What you need to know:
- Iseme, Kamau, and Muema Advocates (IKM), in a September 21 letter to committee chair Fatuma Dulo, said it ignored facts and documents it presented during the probe.
- Through lawyer Paul Muite, the firm said that should the committee fail to rescind its decision through amendment of the report on the role it played in the MES project, it will have no option but to seek redress in court.
A law firm adversely mentioned in the Sh63 billion Managed Equipment Services (MES) scandal has threatened to sue the Senate over an injustice it says was committed by the ad-hoc committee that investigated the project.
Iseme, Kamau, and Muema Advocates (IKM), in a September 21 letter to committee chair Fatuma Dullo, said it ignored facts and documents it presented during the probe.
In the 15-page letter seen by the Nation, the law firm terms the committee report deceptive, skewed, and full of misrepresentation of the facts it presented during oral submissions.
Through lawyer Paul Muite, the firm said that should the committee fail to rescind its decision through amendment of the report on the role it played in the MES project, it will have no option but to seek redress in court.
“Take notice that should the committee fail to consider and implement the positions set out in this letter, my client shall take all legal steps and actions to correct this injustice,” says the letter signed by Mr. Muite.
“We have carefully read and studied the report and note, with great disappointment, that the committee completely ignored all documents and explanations the law firm provided in response to the queries posed to it.”
In the MES report set to be adopted or rejected by the House on Tuesday afternoon, the committee accuses the Ministry of Health of illegally procuring IKM’s services without the then Attorney-General Githu Muigai. approval/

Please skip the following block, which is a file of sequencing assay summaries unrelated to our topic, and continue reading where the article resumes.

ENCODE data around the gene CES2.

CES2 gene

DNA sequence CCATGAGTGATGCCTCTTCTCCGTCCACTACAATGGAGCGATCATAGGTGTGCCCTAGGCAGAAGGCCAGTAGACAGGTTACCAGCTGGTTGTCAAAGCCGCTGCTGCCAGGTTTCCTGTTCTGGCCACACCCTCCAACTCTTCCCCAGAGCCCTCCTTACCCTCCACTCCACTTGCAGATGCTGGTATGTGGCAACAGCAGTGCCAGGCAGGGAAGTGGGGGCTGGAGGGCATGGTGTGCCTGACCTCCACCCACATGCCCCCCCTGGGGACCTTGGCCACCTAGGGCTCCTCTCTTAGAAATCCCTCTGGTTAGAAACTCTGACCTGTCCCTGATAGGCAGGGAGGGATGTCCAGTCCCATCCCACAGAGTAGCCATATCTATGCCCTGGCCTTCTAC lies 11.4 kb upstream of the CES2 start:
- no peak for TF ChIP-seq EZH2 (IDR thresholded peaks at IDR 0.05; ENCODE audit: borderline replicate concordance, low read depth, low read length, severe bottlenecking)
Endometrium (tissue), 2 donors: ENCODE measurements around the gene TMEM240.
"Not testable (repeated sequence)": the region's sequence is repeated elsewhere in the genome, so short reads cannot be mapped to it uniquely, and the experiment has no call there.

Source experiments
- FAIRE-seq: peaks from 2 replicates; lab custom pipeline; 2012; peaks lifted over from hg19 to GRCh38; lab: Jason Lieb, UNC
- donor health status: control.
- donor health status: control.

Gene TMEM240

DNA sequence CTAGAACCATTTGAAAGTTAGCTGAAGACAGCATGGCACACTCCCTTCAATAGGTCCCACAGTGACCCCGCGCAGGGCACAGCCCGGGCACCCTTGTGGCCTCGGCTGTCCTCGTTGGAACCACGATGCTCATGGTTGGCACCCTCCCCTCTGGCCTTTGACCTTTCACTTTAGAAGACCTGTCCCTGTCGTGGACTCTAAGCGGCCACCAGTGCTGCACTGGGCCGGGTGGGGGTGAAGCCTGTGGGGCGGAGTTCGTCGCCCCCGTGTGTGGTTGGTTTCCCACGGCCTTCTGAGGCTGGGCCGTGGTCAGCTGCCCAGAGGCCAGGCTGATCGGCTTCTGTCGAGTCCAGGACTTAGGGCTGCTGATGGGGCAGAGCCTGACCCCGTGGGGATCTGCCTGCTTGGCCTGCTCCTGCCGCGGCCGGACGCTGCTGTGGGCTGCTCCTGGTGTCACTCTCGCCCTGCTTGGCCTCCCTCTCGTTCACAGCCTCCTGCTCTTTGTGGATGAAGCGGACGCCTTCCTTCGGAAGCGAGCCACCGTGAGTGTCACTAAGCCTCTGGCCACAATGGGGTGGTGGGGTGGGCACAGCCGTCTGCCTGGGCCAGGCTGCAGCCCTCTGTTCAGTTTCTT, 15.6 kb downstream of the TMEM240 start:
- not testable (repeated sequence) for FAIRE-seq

The report indicates that the ministry handpicked IKM to provide legal services on the MES project and did not allow other law firms to bid as required by law.
“IKM Advocates was identified by the MoH and engaged as the legal transaction adviser, even before the Attorney-General gave clearance, at a contract sum of Sh56.5 million as required by Section 17 of the Office of the Attorney General Act, 2015,” the MES report states.
The committee notes in its report that the ministry should have invited quotations from external advocates prequalified by the AG before determining which was best-suited for the job.
“The committee opines that the request by the Ministry of Health to the Attorney-General was just but a decoy used to ratify a decision that the ministry had already taken to determine which legal advisers it wanted to work with,” reads the report.
But in the letter copied to Senate Clerk Jeremiah Nyegenye, Mr. Muite said IKM was selected from a list of law firms prequalified by the office of the Attorney-General to act as external legal advisers to the government.
“The Public Procurement and Disposal Act allowed entities to identify qualified persons from a prequalified list held by another public entity, by virtue of section 32 of the PPDA (now repealed),” the lawyer said.
The ministry, while appearing before the committee during the probe, said section 74 of the Public Procurement and Disposal Act allows it to use direct procurement when there is an urgent need for goods or services.
The committee, however, dismissed the ministry’s submission that the MES was an urgent project hence it was not necessary to use direct procurement to procure IKM’s legal services.
The committee said it was not convinced of the need to preclude the competitive procurement of both legal and financial advisory services.